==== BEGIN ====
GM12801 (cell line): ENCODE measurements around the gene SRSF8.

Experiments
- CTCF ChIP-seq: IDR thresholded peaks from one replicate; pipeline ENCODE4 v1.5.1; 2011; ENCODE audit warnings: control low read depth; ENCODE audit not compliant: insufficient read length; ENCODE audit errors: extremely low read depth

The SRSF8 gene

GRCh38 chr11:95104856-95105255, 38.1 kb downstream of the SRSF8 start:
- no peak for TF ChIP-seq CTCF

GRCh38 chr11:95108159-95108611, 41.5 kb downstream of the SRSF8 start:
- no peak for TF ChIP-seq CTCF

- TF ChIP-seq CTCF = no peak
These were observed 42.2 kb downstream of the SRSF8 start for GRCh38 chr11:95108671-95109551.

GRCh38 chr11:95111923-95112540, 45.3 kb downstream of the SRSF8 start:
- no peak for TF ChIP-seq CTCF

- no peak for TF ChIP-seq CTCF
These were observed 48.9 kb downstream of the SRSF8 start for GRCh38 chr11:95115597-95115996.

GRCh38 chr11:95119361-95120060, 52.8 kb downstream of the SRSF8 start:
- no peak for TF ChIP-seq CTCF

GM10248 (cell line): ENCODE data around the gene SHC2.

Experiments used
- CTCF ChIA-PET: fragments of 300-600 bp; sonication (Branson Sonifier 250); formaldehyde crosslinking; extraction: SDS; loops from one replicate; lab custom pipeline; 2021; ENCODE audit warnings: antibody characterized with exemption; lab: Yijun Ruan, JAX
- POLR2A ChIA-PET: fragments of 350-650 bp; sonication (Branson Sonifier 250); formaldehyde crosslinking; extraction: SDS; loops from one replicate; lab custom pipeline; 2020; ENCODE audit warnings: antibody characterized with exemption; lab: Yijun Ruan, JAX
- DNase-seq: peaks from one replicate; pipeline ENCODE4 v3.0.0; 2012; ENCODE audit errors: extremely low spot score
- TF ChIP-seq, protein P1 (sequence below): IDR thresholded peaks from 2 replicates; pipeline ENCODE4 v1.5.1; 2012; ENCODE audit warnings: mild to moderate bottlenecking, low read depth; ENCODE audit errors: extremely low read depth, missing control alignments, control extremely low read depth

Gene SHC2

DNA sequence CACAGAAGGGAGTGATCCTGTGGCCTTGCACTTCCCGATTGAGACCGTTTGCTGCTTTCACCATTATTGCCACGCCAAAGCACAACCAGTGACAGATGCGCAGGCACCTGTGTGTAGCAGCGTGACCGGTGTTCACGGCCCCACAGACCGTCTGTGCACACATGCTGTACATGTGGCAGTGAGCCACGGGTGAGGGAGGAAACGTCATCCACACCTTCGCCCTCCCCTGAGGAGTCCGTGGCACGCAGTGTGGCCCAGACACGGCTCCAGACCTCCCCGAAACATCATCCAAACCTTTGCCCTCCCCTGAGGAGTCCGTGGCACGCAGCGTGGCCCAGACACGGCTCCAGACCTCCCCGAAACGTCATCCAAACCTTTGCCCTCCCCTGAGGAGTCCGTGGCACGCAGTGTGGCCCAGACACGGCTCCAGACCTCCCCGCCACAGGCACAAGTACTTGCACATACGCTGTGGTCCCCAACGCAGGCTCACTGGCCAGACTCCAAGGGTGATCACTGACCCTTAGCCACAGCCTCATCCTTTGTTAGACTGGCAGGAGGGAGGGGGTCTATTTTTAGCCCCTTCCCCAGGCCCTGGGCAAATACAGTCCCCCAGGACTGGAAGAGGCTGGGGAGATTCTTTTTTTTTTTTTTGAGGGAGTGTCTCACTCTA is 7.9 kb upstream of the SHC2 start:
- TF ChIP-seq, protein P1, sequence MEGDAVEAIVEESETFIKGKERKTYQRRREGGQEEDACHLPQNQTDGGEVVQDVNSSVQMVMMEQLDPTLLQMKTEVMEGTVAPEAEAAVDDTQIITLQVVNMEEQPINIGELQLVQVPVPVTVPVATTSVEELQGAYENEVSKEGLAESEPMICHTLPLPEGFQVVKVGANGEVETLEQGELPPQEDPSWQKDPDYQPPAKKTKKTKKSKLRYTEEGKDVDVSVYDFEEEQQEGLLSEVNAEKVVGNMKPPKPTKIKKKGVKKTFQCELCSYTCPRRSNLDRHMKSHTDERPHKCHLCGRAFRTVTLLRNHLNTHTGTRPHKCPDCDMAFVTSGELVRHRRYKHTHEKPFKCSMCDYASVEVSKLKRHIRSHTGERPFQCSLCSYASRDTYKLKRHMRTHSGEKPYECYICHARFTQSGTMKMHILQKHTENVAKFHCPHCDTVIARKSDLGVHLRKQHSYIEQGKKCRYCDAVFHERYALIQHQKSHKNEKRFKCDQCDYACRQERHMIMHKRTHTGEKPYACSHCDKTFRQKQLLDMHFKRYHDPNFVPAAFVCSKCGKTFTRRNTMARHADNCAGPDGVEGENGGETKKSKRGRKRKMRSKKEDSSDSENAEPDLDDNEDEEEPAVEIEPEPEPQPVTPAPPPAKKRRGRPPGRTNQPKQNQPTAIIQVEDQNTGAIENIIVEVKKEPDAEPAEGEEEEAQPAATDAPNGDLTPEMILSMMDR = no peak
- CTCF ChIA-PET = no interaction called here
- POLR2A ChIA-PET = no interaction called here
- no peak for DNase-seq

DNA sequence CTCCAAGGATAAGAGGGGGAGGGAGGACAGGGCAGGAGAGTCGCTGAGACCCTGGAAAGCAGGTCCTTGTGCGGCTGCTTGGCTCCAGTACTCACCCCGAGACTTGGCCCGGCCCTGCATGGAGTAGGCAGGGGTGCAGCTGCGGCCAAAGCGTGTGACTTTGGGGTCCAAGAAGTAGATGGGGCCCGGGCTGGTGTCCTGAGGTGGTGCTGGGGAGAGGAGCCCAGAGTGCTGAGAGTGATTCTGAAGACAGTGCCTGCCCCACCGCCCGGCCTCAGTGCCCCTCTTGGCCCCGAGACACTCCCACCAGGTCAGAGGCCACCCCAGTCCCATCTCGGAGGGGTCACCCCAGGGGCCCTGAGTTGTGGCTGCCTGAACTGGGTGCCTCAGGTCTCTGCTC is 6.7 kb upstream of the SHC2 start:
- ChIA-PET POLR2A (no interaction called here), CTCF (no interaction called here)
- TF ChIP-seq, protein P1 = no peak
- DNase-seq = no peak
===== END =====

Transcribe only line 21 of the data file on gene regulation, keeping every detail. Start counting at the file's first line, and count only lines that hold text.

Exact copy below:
- DNase-seq: peaks from one replicate; pipeline ENCODE4 v3.0.0; 2012; ENCODE audit errors: extremely low spot score